Teaching is different. We have ample proof that alternatively certified teachers are just as effective as teachers coming through standard routes (here and here). With that proof and with the current teacher shortage, decision makers must use the best available resources to the get the teachers they need. Using lame analogies does not put a high quality teacher in every classroom

Thursday, September 6, 2007

More Students & Less Teachers

NCES statistics have been updated and the big story that everyone is covering is the dramatic increase in students - over 1 million new students reporting to schools. And on the teaching front there is barely a sound. Based on an average class size of 20, we would need 50,000 new teachers to handle this new work load and that is only to cover the new students - it doesn't even address the issue of teacher retirements and teachers changing careers.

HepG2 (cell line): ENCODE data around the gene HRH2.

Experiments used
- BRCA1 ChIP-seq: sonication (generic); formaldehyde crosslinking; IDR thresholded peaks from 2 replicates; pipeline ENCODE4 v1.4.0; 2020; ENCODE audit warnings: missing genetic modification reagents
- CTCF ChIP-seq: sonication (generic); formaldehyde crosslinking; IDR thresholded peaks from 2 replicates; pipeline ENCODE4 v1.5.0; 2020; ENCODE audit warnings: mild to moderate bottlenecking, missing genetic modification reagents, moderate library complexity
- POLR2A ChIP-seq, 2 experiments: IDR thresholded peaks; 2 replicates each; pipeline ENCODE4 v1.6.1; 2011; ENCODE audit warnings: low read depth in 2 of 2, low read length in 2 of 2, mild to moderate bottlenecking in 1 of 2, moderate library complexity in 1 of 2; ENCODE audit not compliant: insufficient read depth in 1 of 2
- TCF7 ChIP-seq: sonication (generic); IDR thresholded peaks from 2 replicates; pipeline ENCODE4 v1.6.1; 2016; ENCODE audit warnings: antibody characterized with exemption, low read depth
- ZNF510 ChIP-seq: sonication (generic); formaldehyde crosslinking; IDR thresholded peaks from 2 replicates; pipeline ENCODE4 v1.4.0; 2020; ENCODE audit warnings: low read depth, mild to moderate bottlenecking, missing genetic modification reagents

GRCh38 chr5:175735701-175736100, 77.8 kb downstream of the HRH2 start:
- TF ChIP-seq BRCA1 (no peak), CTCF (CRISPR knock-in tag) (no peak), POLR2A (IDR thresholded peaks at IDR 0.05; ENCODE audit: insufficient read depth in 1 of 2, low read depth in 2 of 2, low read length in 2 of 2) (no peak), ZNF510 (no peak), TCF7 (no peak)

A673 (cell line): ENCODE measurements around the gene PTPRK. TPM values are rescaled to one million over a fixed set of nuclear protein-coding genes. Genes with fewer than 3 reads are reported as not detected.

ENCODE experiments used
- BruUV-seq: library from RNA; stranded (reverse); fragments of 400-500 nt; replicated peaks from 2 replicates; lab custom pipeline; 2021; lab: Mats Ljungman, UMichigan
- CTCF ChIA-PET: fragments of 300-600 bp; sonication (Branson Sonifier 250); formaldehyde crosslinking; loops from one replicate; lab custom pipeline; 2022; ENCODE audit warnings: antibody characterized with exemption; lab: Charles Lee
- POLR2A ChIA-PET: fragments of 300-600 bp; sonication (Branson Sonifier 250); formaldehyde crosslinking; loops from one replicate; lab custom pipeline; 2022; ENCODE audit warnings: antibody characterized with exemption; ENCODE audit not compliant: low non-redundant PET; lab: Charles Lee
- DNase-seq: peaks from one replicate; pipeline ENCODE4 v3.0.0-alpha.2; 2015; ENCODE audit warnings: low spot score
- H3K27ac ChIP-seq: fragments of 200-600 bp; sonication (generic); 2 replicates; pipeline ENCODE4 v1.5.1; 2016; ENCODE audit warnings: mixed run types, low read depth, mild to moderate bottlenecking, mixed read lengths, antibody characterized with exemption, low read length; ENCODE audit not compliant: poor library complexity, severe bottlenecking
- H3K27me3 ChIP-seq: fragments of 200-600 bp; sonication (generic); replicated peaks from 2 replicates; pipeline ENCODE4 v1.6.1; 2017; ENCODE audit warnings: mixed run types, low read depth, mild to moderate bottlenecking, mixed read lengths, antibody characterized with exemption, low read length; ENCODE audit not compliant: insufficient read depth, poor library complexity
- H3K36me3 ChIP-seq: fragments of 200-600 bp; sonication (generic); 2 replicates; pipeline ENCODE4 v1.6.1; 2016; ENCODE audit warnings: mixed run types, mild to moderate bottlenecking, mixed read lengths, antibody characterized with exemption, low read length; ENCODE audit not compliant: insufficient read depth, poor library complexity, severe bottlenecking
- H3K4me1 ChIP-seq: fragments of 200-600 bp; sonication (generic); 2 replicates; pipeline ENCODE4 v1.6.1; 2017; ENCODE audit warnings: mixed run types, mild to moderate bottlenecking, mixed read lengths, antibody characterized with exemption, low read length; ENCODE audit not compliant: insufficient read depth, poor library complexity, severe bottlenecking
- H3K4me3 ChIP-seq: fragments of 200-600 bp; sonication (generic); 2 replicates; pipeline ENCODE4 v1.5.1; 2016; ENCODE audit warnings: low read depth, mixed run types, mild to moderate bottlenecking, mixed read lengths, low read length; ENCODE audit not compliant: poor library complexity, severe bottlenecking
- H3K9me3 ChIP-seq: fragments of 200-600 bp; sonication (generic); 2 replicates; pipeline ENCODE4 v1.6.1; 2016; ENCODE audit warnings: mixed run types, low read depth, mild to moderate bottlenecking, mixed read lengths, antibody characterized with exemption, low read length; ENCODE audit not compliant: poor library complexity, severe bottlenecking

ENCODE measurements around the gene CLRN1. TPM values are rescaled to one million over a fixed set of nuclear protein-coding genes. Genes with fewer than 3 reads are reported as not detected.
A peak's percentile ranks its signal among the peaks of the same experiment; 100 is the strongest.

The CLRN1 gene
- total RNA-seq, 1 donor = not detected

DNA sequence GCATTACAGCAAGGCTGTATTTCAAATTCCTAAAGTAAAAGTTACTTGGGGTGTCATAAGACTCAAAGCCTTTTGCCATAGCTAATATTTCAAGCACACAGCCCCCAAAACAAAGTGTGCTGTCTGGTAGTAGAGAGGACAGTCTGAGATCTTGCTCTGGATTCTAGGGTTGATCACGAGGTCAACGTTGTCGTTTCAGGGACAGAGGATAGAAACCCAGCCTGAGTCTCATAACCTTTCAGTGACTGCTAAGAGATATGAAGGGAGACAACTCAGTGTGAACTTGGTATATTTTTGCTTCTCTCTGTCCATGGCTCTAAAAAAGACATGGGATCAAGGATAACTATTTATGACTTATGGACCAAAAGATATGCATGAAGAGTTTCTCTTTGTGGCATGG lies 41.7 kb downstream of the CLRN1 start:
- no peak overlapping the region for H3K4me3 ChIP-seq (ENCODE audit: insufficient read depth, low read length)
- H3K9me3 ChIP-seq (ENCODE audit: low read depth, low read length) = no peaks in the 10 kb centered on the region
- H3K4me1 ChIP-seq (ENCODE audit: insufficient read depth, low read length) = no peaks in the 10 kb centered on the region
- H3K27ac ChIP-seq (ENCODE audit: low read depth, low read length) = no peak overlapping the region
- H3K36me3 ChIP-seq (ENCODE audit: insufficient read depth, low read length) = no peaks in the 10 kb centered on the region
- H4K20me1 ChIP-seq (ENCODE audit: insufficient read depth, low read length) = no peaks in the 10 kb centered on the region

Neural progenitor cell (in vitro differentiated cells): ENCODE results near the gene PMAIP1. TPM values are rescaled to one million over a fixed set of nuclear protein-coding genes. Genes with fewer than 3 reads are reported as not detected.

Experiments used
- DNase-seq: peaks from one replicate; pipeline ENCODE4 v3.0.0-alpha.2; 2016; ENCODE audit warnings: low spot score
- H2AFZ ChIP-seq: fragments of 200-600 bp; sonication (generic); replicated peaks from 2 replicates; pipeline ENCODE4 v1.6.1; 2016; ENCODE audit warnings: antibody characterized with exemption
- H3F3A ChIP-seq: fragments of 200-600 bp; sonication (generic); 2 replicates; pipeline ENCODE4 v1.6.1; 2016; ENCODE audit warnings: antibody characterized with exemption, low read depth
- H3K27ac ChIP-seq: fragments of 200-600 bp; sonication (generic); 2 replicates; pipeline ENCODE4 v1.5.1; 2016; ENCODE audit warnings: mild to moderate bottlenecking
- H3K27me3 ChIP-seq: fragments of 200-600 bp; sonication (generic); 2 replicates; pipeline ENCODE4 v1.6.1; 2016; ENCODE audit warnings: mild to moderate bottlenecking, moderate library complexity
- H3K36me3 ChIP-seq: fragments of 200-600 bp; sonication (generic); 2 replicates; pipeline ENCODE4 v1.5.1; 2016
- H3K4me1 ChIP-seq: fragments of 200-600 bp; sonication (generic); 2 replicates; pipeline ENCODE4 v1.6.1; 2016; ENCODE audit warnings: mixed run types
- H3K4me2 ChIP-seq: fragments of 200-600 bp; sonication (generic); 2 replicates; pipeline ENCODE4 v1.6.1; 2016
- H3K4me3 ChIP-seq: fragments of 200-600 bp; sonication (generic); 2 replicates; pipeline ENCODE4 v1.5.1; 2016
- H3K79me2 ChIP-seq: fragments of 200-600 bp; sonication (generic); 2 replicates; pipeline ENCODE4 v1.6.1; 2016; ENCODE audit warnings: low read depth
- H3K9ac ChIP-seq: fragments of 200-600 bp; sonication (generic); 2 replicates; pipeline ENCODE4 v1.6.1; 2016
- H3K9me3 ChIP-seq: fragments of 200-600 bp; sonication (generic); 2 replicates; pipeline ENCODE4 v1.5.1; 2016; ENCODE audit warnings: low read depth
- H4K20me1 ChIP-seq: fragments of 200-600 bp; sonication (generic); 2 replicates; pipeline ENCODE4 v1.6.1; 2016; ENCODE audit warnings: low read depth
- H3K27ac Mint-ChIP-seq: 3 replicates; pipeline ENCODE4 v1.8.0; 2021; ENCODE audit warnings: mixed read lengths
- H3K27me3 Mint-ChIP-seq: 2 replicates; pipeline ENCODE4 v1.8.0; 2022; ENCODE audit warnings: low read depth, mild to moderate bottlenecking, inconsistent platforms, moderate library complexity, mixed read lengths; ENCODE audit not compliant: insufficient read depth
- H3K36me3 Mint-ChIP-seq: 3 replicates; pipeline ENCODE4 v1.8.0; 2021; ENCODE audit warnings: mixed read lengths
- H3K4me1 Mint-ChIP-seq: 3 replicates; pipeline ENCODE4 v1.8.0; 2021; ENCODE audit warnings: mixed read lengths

So how many new teachers came out with brand new bachelor degrees in education? NCES reports that we had 827 fewer new teachers in 2006 than we did in 2005. The number continues to drop. At a time when we need a significant increase in teachers, our main supply continues to decrease. The shortage continues to move toward crisis level in the most critical element in education and the band aids of long term subs, teaching out of certification area and recruiting from overseas continue to keep things on track.
And the only people that suffer are the students.